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The Problem With Apu discussion continues. Honestly, at this point, I can’t believe we are still talking about this…but here we are.
Following my piece at National Review, much of the commentary was about where the Simpsons could take the character of Apu, and bring him into “modern times.” The controversy, originally started by comic Hari Kondabolu, was reignited this week when the voice of the famous cartoon character, Hank Azaria, was a guest on the “Late Show with Stephen Colbert” and spoke up about the subject.
Azaria appeared on Kondabolu’s documentary but did not provide answers that satisfied his critics. With “The Simpsons” response in an episode several weeks ago erupting anger once again, Azaria seems to have raised the white flag:
“The idea that anyone young or old, past or present, being bullied based on Apu really makes me sad,” the actor went on. “It certainly was not my intention. I wanted to bring joy and laughter to people.”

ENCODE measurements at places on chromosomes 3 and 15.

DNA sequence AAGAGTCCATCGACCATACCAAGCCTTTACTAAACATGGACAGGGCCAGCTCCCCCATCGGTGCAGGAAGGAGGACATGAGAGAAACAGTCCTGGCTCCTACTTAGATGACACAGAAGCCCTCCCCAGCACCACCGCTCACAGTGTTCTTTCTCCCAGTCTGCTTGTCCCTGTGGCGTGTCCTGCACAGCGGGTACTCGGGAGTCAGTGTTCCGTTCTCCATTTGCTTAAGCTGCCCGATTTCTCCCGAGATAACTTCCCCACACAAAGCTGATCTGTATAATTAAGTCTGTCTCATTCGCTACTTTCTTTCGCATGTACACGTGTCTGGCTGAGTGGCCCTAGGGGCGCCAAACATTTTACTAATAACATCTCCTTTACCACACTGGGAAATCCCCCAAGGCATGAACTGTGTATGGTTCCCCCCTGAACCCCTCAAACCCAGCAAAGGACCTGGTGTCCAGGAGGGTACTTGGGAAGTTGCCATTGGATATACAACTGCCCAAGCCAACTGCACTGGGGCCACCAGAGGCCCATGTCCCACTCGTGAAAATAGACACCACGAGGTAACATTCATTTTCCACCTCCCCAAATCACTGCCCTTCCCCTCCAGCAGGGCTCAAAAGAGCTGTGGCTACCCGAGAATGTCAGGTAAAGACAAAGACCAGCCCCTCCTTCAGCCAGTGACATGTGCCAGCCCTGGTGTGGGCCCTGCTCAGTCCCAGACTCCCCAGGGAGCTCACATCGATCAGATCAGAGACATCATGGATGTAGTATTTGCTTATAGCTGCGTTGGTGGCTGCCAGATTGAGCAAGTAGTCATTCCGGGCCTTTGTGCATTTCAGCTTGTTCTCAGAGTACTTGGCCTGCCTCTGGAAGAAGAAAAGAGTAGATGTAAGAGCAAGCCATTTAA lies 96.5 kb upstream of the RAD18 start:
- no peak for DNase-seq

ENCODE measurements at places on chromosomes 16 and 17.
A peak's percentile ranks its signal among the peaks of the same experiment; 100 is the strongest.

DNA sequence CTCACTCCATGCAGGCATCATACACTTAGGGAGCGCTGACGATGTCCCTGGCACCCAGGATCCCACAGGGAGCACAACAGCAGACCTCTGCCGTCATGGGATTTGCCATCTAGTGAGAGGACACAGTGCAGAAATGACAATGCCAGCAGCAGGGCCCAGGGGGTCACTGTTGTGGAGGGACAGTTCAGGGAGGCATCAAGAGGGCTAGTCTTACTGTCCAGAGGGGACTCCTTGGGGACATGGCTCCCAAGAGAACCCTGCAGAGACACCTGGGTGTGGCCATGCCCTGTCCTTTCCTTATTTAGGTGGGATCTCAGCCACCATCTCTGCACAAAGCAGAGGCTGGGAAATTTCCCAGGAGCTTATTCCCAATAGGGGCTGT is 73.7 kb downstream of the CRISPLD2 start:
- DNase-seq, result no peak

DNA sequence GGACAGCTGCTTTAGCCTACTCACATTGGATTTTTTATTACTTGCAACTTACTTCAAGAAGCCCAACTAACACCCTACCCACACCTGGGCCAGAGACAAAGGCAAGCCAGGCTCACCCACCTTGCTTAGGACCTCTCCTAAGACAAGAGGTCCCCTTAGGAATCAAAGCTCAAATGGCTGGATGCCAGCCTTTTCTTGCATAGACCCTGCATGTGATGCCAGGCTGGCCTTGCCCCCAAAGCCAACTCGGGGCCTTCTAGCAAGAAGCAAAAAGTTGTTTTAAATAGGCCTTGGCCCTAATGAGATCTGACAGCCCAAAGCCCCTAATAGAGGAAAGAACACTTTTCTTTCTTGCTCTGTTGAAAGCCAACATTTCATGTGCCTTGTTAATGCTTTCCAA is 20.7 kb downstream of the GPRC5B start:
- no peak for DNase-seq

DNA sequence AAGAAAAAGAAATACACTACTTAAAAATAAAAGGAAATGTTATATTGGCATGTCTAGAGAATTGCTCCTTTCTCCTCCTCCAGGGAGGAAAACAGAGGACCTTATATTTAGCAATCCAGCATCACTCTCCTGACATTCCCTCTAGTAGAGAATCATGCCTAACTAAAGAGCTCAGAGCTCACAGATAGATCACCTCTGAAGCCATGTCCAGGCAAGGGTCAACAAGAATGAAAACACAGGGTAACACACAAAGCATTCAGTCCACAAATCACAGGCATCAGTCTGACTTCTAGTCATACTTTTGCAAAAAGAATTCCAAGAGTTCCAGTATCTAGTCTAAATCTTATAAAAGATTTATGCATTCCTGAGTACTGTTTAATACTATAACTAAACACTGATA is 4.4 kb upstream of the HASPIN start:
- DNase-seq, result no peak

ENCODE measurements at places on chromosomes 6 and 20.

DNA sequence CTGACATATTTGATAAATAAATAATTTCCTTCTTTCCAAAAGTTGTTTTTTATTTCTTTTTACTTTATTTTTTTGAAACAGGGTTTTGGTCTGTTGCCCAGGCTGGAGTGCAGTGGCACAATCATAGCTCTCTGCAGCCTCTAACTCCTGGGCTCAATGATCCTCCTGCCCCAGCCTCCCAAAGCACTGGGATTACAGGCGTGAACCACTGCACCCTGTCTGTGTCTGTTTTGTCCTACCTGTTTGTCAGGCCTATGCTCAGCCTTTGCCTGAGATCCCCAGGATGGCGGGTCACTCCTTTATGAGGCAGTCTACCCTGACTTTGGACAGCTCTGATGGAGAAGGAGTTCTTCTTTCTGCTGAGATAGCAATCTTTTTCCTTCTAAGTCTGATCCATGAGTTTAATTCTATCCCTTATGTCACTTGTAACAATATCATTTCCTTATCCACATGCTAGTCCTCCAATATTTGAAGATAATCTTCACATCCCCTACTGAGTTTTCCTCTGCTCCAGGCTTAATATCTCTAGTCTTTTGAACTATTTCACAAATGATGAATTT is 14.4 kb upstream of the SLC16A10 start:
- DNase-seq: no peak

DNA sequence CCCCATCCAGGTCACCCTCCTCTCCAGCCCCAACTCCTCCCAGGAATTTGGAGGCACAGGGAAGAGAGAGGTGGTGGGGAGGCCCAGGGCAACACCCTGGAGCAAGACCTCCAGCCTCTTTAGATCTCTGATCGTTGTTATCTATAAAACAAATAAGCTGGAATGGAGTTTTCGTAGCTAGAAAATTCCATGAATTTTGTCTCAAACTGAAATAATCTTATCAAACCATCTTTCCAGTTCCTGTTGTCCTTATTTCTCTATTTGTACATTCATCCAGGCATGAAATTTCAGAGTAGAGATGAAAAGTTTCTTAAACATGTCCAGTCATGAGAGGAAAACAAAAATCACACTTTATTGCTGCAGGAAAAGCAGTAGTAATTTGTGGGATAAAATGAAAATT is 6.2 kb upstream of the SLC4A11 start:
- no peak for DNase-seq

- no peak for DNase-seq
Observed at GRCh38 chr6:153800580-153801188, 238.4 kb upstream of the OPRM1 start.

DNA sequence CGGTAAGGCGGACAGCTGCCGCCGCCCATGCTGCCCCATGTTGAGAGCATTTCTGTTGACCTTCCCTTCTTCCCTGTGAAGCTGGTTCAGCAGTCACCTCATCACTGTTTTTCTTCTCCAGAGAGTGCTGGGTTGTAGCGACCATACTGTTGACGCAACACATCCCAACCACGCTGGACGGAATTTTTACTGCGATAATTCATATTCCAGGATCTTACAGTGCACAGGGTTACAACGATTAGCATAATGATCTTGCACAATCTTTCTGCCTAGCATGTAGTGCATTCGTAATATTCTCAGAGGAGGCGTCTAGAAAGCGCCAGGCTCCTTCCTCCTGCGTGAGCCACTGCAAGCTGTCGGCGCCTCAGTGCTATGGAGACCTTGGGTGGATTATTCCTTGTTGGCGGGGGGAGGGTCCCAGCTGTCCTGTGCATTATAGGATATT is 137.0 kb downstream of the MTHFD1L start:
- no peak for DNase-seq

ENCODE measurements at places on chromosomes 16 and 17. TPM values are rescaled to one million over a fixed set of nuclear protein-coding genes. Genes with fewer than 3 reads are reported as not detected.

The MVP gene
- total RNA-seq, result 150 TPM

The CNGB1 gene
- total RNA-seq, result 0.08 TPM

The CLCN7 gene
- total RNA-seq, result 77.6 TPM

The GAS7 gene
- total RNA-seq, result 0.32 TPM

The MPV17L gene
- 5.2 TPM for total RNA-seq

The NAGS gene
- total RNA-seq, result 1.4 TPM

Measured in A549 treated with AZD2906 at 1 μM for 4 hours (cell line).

“I’ve given this a lot of thought, and, as I say, my eyes have been opened,” he said. “I think the most important thing is to listen to Indian people and their experience with it. I really want to see Indian, South Asian writers in the writers room…including how [Apu] is voiced or not voiced. I’m perfectly willing to step aside. It just feels like the right thing to do to me.”
“I really want to see Indian, South Asian writer, writers in the room, not in a token way but genuinely informing whatever new direction this character may take, including how it is voiced or not voiced,” Azaria said. “I’m perfectly willing and happy to step aside or help transition it into something new. I really hope that’s what ‘The Simpsons’ does and it not only makes sense, but it just feels like the right thing to do to me.”